Rep. Gregory Meeks (D-NY) on Wednesday shot down President Donald Trump’s allegations that House Democrats are going on a “fishing expedition” with their multiple investigations into his presidency.
During a CNN interview, host Kate Bolduan asked Meeks whether there was any validity to Trump’s charges that he and his colleagues were overreaching in their broad inquiries into the president’s actions over the past two years, and Meeks said there was not given that the president continues to lie about what he has done.
“Basically, why we have to go at this in this way is, he’s continuing to lie,” Meeks said. “For example, when you talk about the security clearances, he said he had nothing to do with it. Then all the evidence comes out that he did have something to do with it. It’s lie after lie after lie from this White House.”
Bolduan then asked Meeks what he thought of Trump being resistant to handing over documents related to the process whereby son-in-law Jared Kushner was granted a security clearance.
“We’re going to do our job,” he said. “We have the responsibility of oversight. We are a separate branch of government, we want honesty and integrity for the American people and, quite frankly, for our allies around the world because he’s lied to them also. So I think that we have a responsibility and we’re going to live up to that responsibility.”
Watch the video below.
White House aides want Trump to stop saying his Ukraine phone call was ‘perfect’: CNN’s Jim Acosta
On Monday's edition of CNN's "Anderson Cooper 360," chief White House correspondent Jim Acosta said President Donald Trump's aides were frustrated with the president's defense of his phone call with Ukraine President Volodymyr Zelensky, in which he apparently tried to use military aid to extort political dirt on former Vice President Joe Biden.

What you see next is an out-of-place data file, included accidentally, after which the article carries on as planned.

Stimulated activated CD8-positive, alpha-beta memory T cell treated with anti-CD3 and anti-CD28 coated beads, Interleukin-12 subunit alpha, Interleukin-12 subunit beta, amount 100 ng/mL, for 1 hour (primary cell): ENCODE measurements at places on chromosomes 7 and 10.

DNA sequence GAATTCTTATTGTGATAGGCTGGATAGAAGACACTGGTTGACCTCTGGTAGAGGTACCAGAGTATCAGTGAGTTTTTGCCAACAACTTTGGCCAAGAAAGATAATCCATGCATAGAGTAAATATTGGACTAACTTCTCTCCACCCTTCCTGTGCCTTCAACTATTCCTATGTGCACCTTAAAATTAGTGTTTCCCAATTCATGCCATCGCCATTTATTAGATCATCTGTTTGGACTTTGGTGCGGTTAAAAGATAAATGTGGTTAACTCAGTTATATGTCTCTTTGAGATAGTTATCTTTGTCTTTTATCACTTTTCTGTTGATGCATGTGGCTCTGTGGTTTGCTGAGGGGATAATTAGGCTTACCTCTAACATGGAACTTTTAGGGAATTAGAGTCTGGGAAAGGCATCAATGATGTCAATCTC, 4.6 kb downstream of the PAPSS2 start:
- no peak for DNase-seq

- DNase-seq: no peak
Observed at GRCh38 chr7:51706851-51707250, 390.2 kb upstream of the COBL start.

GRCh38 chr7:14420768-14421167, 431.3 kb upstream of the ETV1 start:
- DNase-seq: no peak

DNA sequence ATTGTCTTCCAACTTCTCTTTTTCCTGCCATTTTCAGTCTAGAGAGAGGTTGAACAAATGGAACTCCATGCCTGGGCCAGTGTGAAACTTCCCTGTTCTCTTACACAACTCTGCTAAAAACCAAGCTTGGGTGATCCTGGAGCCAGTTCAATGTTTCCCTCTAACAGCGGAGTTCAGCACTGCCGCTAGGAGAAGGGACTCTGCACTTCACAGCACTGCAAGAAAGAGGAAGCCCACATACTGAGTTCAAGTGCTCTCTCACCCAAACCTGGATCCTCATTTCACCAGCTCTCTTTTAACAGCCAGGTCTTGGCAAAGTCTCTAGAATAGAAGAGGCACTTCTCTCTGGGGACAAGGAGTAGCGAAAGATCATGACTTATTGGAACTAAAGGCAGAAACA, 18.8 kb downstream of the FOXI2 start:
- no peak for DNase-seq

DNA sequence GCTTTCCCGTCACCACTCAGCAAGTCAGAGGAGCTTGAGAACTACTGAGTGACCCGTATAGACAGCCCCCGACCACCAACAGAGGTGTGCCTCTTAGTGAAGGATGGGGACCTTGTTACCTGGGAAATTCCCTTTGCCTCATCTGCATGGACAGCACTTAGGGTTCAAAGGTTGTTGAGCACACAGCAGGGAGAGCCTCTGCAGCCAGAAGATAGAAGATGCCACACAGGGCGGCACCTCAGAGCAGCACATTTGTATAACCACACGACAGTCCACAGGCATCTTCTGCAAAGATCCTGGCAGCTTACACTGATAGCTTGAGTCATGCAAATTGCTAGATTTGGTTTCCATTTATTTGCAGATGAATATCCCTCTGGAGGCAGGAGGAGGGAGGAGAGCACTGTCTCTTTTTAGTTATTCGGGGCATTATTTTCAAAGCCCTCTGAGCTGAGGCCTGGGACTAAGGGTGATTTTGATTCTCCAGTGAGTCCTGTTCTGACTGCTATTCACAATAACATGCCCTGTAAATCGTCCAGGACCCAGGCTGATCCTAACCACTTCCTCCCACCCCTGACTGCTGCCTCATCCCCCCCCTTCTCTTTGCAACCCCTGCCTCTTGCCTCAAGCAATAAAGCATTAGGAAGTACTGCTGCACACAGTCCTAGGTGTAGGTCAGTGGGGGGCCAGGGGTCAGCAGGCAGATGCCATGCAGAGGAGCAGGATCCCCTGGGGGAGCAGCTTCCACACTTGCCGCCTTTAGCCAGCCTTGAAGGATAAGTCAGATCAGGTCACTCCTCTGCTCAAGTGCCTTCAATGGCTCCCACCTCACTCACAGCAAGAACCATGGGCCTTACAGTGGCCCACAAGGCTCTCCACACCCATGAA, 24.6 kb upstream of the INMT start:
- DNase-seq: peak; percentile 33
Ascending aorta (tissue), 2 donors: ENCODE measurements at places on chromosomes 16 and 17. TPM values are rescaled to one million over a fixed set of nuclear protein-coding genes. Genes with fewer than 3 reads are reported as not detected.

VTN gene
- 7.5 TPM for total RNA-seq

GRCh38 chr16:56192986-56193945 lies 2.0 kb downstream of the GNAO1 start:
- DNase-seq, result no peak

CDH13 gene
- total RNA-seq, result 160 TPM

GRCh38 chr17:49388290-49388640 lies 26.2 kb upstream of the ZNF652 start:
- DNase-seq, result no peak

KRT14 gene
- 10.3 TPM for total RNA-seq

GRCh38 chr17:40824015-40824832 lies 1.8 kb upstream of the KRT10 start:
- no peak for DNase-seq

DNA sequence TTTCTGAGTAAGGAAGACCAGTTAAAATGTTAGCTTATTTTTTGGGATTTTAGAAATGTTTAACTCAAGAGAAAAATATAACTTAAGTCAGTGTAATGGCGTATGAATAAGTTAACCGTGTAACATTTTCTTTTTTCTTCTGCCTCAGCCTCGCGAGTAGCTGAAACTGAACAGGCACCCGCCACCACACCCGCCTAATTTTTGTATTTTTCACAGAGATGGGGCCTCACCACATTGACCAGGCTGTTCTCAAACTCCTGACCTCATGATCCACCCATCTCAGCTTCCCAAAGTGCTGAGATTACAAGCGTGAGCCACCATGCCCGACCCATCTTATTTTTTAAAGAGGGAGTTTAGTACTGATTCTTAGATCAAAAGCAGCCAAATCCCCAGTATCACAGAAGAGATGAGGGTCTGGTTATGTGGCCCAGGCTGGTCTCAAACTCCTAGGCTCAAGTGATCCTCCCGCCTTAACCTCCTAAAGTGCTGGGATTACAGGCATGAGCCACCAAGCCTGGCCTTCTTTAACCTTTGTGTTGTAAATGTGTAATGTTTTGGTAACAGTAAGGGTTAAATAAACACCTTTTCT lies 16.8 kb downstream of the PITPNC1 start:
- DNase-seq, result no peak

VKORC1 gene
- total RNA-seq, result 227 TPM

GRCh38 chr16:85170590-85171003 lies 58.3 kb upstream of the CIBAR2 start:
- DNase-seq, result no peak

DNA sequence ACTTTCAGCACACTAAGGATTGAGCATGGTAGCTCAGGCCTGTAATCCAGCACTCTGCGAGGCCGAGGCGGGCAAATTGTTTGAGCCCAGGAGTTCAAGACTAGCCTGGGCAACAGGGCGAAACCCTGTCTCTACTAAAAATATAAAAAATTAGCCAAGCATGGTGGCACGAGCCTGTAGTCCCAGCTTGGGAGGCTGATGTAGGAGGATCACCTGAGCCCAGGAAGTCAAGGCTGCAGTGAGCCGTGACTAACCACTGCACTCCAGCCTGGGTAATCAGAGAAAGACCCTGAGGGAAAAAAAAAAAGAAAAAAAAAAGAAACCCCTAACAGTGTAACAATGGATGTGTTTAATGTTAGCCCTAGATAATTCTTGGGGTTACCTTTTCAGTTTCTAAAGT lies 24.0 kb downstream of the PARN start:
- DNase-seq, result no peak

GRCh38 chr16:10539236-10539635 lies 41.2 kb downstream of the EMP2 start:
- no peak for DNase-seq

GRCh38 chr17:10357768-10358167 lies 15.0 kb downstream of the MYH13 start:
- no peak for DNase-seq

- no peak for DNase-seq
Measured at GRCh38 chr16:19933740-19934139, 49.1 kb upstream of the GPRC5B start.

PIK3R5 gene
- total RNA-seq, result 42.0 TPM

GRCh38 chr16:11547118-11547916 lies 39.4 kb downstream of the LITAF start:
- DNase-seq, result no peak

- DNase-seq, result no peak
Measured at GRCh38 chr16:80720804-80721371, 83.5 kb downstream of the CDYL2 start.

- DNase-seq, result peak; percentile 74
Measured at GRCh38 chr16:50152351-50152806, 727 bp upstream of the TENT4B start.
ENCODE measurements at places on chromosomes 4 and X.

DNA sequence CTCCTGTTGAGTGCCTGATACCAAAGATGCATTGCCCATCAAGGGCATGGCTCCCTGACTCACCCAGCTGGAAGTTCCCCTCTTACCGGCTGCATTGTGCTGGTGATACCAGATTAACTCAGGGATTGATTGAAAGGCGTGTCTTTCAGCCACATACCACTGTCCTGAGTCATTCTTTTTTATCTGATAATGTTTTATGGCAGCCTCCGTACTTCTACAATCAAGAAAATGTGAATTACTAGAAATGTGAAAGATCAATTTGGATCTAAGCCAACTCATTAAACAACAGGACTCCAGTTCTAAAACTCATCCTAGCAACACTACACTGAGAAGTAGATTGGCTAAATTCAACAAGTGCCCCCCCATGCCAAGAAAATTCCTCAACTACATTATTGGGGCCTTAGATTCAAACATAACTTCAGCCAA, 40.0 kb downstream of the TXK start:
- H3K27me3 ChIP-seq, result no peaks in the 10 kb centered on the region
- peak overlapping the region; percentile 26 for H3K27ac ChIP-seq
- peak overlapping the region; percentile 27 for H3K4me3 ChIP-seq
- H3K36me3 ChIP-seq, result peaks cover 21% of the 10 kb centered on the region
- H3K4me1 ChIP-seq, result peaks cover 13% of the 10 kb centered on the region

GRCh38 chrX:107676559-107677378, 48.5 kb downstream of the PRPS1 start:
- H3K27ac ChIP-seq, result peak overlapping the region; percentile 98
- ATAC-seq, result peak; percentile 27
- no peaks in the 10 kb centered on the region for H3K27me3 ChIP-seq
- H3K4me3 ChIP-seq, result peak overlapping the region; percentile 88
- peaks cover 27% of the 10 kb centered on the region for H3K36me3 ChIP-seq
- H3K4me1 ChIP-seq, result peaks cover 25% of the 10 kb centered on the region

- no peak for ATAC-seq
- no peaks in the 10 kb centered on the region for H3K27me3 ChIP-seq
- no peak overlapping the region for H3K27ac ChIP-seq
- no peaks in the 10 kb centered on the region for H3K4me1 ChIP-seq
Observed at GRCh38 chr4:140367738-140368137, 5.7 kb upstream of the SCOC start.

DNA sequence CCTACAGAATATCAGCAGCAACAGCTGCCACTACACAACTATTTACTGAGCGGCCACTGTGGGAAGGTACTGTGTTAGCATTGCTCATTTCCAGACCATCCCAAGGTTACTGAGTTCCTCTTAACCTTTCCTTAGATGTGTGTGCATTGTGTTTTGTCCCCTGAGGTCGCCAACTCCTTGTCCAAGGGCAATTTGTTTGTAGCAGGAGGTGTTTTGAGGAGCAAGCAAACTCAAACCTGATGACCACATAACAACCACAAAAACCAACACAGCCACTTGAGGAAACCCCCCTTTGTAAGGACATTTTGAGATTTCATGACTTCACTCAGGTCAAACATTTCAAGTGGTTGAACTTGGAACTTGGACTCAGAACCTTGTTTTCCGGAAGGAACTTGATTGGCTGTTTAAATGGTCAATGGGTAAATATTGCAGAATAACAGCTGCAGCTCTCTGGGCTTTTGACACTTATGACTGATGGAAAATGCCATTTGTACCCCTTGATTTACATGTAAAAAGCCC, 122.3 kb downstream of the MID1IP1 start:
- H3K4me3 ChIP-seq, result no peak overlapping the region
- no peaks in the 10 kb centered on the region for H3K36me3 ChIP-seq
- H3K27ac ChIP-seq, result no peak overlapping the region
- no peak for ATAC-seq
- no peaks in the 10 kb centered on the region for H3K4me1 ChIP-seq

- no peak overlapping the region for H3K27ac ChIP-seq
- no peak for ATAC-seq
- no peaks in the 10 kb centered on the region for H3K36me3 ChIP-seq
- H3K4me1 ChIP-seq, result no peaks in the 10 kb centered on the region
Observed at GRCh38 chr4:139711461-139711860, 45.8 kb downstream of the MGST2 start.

Furthermore, there is fear in the White House that some Republicans may defect and vote to impeach the president — which would wreck their narrative.
"I just spoke with a source close to the White House a short while ago who objected to the president continuing to say that his phone call with the leader of the Ukraine was 'perfect,'" said Acosta. "Nobody really is echoing that message on behalf of the president. It doesn't seem that anybody here in Washington, except for the most partisan of partisans feels, that the president's phone call with the leader of Ukraine was perfect."
House Democrat smacks down Trump’s claim of ‘doctored’ transcripts: ‘Those transcripts are reviewed by those witnesses’
On Monday's edition of CNN's "OutFront," during a discussion of acting White House Chief of Staff Mick Mulvaney's legal situation, Rep. Gerry Connolly (D-VA) trashed President Donald Trump's claim that the transcripts from the impeachment hearings were somehow falsified.
"I will say that the craziness continues," said Connolly. "For the president today to assert, based on nothing, the transcripts were doctored and don't really reflect the deposition of the witnesses we heard from — and by the way, those transcripts are reviewed by those witnesses and their attorneys before they're released for accuracy — but secondly, of course, to have the chief of staff of the president actually suing his own White House to get a decision about whether or not he's required to respond to congressional demand for testimony or the White House directive really brings us into all-new territory in terms of craziness. And it's really disturbing to watch."
Trump’s decision to cut off Ukraine aid is something ‘you would expect to read about in a dictatorship’: Ex-Obama official
On Monday's edition of CNN's "The Situation Room," former Obama administration official and national security analyst Samantha Vinograd excoriated President Donald Trump for his decision — further laid out in newly released House transcripts — to suspend military aid to Ukraine.
"This process that is described and echoed in other depositions is a process that you would expect to read about in a dictatorship, where a leader rules by fiat and his national security team scrambles to find a legal justification and to sell a bill of goods to legislators and the American people about why the president has made a certain decision," said Vinograd.